Steve Martin’S Play Meteor Shower Will Conclude As Scheduled At The End Of This Week, Starring Amy Schumer, Keegan-Michael Key, Jeremy Shamos, And Laura Benanti.

Steve Martin Play Marks Final Performance January 21st

meteor shower

On November 1, 2017, a new play by Steve Martin, Meteor Shower, began previews at the Booth Theatre, where it then went on to open on November 29, 2017.

This new comedy, which starred Amy Schumer and Keegan-Michael Key in their Broadway debuts, alongside Broadway vets Laura Benanti and Jeremy Shamos, directed by Jerry Zaks (Hello, Dolly!) will play its final performance at the end of this week, on Sunday, January 21, 2018.

Falls Short Of Immense Potential

At the time of its closing, the show will have played 92 performances, including previews. This is the originally scheduled engagement, and although the play made it to the end of its run, it did have a few stumbles along the way.

While the play opened to excellent advances, taking in a healthy $1 million in the first two days that the show went on sale alone, the star power of Amy Schumer, the comedienne who is having her moment, as evidenced by her television show “Inside Amy Schumer” and her films Trainwreck and Snatched, launched the early box office into the stratosphere. However, due to less than stellar reviews, and a bout of illness on the part of the two lead actresses, the show did not reach its full immense potential.

Box Office Started Strong, With A Slight Hiccup

meteor shower

Given the show’s massive advance, the early weeks of box office were very strong. In the first partial week of five performances, the week ending November 5, 2017, the show brought in $631,056, which represented 104.96% of its gross potential.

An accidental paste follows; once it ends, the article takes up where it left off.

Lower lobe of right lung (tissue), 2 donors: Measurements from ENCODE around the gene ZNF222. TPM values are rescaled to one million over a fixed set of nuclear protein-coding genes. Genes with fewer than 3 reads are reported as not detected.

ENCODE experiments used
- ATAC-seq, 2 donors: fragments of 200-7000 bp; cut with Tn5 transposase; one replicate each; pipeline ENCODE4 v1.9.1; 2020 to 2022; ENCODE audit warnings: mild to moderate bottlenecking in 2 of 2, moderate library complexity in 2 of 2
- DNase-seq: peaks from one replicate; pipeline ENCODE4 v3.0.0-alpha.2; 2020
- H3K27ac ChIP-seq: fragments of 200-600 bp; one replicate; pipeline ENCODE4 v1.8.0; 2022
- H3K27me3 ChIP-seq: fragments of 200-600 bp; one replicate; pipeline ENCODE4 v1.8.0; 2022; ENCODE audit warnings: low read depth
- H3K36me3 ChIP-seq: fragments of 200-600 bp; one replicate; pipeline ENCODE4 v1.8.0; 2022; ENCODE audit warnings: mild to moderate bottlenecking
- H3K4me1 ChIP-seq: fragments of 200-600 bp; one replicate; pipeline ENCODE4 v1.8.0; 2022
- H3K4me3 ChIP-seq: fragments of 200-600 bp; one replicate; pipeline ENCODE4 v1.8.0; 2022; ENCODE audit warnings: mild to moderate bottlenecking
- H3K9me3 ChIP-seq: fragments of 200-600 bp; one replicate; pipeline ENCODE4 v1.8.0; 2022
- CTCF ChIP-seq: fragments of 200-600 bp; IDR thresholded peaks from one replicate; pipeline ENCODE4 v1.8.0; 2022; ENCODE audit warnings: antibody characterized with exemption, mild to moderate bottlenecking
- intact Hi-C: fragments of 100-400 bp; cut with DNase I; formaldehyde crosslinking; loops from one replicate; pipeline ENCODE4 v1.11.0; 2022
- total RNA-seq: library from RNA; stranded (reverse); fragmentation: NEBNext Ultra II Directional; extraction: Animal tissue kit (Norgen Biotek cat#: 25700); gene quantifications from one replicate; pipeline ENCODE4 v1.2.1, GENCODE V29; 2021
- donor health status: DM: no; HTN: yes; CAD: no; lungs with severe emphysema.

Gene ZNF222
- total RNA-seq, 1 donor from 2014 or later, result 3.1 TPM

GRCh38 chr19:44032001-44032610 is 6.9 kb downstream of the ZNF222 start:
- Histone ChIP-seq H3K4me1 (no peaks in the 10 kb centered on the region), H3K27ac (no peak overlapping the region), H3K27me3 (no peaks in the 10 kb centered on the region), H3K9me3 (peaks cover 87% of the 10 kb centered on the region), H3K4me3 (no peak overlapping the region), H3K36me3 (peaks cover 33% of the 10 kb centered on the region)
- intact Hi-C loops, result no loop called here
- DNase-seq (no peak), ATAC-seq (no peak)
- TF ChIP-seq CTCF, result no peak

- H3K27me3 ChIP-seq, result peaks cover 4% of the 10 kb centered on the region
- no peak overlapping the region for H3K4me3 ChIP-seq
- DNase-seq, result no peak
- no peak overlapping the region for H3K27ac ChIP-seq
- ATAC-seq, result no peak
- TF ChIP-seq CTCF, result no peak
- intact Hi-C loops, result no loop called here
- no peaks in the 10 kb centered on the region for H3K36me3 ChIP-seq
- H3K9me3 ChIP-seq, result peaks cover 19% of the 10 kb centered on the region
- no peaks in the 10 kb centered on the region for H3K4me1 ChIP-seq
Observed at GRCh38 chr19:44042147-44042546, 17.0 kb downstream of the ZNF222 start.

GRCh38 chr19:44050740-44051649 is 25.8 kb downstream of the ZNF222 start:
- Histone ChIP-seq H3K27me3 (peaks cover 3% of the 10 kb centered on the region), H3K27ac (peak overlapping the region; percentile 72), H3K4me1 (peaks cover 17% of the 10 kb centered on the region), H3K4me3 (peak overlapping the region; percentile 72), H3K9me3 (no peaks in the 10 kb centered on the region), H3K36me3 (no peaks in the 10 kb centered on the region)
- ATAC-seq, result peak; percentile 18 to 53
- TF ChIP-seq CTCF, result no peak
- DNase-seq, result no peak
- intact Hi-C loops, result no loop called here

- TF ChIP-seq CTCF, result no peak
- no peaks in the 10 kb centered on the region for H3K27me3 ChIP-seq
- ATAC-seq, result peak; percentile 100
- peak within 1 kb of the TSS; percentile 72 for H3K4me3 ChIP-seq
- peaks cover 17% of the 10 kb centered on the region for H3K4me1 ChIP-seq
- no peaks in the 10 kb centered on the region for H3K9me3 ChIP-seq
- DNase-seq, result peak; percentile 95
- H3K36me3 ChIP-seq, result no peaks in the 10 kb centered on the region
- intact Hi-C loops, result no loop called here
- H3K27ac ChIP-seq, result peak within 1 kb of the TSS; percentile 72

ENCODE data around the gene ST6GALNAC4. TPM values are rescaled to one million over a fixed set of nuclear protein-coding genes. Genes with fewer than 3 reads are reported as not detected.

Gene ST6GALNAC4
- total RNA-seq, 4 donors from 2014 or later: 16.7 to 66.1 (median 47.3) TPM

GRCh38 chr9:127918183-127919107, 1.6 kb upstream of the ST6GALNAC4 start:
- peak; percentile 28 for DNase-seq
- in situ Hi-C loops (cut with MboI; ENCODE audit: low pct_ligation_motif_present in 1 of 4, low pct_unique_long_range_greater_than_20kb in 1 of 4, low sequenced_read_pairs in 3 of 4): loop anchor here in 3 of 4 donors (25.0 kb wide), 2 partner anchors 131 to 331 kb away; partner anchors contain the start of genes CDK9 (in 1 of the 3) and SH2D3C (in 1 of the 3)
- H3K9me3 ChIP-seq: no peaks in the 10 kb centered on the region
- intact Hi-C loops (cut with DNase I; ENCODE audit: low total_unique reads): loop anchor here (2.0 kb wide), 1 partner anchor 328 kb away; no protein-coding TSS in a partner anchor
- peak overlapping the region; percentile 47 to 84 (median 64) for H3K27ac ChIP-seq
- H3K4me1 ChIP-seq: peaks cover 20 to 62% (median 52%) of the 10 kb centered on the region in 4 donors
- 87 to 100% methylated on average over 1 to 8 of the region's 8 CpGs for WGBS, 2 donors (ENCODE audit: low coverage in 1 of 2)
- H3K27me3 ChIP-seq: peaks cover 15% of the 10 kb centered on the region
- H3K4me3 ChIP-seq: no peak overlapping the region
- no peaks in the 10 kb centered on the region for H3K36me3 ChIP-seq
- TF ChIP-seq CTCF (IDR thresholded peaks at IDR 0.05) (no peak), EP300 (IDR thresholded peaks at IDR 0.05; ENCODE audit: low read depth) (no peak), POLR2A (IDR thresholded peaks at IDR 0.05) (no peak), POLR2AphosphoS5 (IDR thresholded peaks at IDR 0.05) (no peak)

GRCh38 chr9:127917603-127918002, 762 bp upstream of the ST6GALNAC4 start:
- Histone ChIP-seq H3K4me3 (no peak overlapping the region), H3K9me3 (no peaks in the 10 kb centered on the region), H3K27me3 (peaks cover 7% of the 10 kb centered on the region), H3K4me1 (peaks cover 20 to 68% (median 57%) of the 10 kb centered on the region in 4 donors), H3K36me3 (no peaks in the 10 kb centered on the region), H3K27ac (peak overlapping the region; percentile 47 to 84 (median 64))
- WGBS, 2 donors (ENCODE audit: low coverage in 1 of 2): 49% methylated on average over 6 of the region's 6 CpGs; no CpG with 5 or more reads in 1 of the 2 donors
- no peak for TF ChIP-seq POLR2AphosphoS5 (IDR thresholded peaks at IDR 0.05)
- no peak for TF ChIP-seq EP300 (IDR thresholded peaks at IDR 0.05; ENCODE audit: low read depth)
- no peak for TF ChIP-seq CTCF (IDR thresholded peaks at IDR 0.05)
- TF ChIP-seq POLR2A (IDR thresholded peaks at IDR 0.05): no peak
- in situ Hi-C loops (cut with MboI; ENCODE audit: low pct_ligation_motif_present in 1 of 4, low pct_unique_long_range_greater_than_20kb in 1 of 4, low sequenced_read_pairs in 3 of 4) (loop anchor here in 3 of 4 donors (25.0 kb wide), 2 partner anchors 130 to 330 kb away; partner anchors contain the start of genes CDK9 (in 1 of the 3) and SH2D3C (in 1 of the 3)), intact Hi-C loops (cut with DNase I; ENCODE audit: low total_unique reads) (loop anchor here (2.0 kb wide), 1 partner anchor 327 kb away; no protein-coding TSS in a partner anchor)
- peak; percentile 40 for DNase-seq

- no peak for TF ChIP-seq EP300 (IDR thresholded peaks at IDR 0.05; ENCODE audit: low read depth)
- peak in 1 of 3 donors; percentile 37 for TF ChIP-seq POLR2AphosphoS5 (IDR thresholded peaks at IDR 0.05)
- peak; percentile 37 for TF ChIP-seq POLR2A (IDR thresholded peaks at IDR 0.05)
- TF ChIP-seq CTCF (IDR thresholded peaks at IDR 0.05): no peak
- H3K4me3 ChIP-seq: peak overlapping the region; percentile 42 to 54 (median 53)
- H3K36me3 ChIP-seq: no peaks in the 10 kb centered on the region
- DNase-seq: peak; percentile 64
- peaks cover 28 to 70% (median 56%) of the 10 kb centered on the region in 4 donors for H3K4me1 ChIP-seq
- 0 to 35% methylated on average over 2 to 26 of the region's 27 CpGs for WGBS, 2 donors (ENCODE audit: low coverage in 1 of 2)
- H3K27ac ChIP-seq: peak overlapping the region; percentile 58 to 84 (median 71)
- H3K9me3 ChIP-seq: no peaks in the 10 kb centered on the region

The following week of eight performances, the week ending November 12, 2017, the show brought in $1,004,202, which represented 104.39% of its gross potential. The next two week stayed strong, with weekly grosses of $1,003,055 and $1,011,810, representing 104.27% and 105.18% of gross potential, respectively.

Small Uptick in Sales

However, it was that following week that included the show’s opening night: November 29, 2017, upon which the show received less positive reviews than the ambitious box office had been anticipating. That next week, the week ending December 3, 2017, the weekly box office decreased by $141,082, bringing it to a weekly gross of $870,728, or 90.52% of gross potential.

With a slight uptick the following week – an increase of $100,293, bringing it to a weekly gross of $971,021, or 100.94% of gross potential – the two weeks after that were not as good, with weekly grosses of $930,826 and $812,760 leading up to the Christmas holiday, which represented 96.76% and 96.56% of gross potential, respectively.

"Meteor Shower" Going Strong

Like the rest of Broadway, New Year’s week was a strong one, and Meteor Shower brought in a weekly gross of $1,112,555, which represented 103.80% with an added ninth performance. However, the following week, the show had to cancel the Sunday matinee on January 7, 2018, due to illness on the part of both Amy Schumer and Laura Benanti.

With just seven shows that week, the gross dropped down to $709,510, or 84.29% of gross potential. Then, in the last reported week of box office figures, the week ending January 14, 2018, the show brought in $935,525, or 97.25% of gross potential. For any other show, especially a straight play, these numbers would be phenomenal.

Record-Breaking Advance for The Booth Theatre

However, with the star power of Amy Schumer and Steve Martin alone, not to mention the attraction of “Key & Peele” member Keegan-Michael Key, Tony winner Laura Benanti, and Tony nominee Jeremy Shamos, there was a time when hopes were even higher for the financial success of this show.

With a record-breaking advance for the Booth Theatre of $7.5 million before the performances even started, the show had a good chance of making its money back, although formal recoupment has not yet been announced. With such big stars, there’s a chance that the running costs may have been prohibitive to this show entering profits.